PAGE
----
This happens so often...
You should make a macro for this article...
Just automatically fill in the date and their canned twitter response...
Online and mobile banking services from RBS Group subsidiaries NatWest, Royal Bank of Scotland, and Ulster Bank crashed at around 5am this morning and remain down. Reports of the digital account blackout began surfacing on Downdetector early this morning (see here, here and here) and a mouthpiece at the Natwest ‘fessed up to …
for a start the web server allows for client-initiated renegotiation, which is NOT good at all..
Although the option does not bear a risk for confidentiality, it does make a web server vulnerable to DoS attacks within the same TLS connection. Therefore you should not support it.
they have not enabled DNSSEC... so you can trivally spoof it even if your using the latest and greatest security !
maybe they should look at the top level domain .bank which requires security...
It was a botched firewall change which has now been backed out. Things (as of 10AM) are back now. This is actually an example of things working pretty well: a mistake was made in a configuration but the change made had a proper backout process which worked and recovered service. Of course, it's RBS so everyone (understandably, their crimes were historically very great) likes to be nasty about them, but, well, compare this to what happened to TSB (or to RBS in the big incident a few years ago): it's never OK to lose service, but realistically that does happen sometimes, the real test is whether it can be recovered quickly without losing transactions or leaking information, which it was in this case.
Disclaimer: I don't work for RBS any more but I do know people who do hence AC post.
Agreed that it's good to have an effective rollback procedure. That said, five hours seems like a long time to roll back a firewall change and in terms of PR, the status page seems to have been behind the borked firewall and therefore unavailable and the customer support bods didn't seem to have a clue what was happening either.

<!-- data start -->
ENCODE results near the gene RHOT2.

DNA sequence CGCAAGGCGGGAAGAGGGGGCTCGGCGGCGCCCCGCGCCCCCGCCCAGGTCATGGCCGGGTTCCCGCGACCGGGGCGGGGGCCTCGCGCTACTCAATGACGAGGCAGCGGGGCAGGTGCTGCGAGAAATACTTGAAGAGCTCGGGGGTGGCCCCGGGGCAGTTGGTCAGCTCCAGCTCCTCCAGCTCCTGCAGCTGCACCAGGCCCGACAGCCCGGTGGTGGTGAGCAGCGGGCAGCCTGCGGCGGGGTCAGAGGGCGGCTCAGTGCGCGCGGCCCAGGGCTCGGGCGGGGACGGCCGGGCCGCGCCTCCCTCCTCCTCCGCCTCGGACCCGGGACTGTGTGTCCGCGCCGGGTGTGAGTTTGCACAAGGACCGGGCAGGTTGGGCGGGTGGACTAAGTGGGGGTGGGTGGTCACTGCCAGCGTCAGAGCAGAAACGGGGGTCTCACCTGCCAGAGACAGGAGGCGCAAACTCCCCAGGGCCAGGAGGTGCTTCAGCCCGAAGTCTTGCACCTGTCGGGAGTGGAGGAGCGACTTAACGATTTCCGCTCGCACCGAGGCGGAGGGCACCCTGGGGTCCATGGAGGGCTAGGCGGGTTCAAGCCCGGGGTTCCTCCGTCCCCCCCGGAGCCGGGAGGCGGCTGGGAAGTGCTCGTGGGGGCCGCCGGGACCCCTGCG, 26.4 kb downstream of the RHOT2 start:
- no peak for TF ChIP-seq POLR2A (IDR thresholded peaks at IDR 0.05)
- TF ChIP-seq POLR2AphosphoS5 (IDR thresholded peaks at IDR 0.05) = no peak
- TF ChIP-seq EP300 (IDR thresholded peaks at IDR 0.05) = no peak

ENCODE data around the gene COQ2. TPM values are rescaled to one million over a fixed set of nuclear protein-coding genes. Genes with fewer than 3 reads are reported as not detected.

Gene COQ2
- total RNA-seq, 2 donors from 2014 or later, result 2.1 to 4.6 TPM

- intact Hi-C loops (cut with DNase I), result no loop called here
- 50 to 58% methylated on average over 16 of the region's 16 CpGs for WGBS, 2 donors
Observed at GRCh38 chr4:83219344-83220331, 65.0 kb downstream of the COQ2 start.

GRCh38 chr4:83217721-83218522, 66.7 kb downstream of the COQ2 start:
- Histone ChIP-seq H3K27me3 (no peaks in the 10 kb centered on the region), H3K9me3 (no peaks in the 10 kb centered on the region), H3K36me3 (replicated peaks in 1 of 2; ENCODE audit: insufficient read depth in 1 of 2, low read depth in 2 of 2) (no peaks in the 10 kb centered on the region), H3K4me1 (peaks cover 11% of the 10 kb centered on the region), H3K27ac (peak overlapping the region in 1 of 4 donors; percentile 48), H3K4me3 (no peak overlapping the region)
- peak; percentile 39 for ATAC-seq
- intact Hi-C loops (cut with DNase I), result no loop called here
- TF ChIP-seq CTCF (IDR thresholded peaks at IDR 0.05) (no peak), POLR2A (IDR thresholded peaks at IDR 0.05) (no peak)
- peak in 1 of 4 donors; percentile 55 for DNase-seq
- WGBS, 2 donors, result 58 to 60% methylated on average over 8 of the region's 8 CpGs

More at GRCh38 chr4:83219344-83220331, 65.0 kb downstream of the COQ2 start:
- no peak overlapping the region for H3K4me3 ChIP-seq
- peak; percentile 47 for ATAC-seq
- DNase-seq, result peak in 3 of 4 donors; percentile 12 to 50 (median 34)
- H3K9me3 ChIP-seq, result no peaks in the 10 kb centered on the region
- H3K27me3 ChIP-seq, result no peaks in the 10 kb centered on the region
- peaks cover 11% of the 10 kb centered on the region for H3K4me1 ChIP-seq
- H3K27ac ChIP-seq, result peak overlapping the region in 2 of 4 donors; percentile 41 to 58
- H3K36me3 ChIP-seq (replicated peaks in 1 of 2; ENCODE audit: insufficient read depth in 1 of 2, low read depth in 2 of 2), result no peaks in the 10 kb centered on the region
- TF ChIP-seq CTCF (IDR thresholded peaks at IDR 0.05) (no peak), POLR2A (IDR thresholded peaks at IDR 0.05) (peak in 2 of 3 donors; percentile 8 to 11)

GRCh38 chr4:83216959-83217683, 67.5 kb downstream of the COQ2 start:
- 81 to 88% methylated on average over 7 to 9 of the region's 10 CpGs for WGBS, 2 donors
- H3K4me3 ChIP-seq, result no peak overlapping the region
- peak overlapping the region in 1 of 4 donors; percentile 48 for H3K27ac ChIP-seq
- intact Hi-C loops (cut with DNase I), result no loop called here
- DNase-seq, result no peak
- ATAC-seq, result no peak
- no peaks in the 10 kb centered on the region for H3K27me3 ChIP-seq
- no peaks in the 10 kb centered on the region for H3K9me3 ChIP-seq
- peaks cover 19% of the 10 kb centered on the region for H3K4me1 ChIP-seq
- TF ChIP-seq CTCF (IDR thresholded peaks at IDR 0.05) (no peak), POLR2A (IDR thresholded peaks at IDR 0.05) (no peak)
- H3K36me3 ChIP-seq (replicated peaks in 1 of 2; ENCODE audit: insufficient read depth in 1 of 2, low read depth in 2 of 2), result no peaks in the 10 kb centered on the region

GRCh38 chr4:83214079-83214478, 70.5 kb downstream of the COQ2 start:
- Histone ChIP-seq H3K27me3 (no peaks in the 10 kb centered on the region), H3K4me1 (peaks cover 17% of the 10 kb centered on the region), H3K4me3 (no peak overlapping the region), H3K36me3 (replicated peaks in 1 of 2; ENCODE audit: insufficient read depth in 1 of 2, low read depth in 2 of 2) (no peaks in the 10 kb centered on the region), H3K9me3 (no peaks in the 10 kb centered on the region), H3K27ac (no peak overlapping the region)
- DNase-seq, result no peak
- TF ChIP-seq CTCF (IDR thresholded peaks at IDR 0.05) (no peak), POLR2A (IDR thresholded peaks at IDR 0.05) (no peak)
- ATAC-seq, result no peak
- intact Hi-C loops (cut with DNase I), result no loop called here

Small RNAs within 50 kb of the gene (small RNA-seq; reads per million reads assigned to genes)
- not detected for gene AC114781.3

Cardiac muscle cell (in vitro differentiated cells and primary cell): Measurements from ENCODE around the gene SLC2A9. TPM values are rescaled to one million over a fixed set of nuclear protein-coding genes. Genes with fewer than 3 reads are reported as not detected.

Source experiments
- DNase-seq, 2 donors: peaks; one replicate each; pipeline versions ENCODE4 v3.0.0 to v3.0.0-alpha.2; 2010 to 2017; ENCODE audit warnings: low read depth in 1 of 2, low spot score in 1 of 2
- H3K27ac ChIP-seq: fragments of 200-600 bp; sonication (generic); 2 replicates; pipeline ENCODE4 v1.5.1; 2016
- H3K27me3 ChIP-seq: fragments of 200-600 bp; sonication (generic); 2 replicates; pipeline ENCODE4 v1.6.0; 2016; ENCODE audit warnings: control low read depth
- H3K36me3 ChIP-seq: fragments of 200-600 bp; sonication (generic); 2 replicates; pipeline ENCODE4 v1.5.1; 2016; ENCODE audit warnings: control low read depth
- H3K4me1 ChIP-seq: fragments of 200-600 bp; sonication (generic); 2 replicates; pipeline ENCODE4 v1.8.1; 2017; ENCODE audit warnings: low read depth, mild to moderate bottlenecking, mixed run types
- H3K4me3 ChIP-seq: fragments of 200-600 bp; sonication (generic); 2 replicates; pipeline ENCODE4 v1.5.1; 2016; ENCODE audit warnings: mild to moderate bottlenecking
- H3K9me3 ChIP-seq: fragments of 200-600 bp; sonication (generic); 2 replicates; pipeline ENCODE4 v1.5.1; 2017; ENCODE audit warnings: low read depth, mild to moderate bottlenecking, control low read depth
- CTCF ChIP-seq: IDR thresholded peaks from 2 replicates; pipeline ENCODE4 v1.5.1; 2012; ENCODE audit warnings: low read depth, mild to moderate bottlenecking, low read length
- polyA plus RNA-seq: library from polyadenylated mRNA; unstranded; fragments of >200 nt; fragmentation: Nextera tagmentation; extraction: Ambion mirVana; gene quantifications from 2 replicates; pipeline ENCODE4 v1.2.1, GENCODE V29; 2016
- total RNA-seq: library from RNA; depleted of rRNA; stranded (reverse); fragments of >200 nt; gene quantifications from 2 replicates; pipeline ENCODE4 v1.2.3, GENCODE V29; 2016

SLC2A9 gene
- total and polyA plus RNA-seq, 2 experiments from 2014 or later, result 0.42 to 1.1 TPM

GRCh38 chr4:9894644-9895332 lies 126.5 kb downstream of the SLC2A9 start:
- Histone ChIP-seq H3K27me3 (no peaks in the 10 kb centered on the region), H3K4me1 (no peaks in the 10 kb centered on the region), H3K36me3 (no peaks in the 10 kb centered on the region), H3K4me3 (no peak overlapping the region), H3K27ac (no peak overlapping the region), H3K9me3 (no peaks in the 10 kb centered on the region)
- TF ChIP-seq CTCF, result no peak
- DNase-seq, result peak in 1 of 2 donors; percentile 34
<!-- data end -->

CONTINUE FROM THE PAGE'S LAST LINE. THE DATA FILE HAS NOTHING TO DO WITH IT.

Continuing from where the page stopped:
The 5 hours probably wasn't for the reversion of the firewall configuration. It was most likely down to tracking down why the system wasn't working.
Remember, that the guys who make firewall changes rarely understand the system and how it works.
Somebody would have reported that some functionality wasn't working, but if you've just carried out a large deployment, the firewall change is just one small part of that.
I guess people are rightly annoyed because:
- RBS / NW / UB are closing branches in many towns, telling people to use internet banking instead, people are relying on the system and the system goes down.
- It has happened before, and was a massive failure.
I left the group in my late teens when I went to (what was then) a branch asking for a proper bank account (they had me on a basic account since my schooldays) and got a "computer says no" response. Went to a competitor bank and they were happy to throw all sorts of banking features at me (plus £100!). So I have no love for them.
That said, why was the firewall change not tested in a sandbox / production mirror first?
I don't know the answer to these questions: chances are it was tested but someone made a mistake in the final implementation I suppose. Note I'm not claiming that outages are acceptable, just that they will happen occasionally because people do make mistakes, and it's important to have working backout mechanisms, which it seems like they did.
(Same AC as original comment, I won't followup further as I don't want to speculate on things I don't know about.)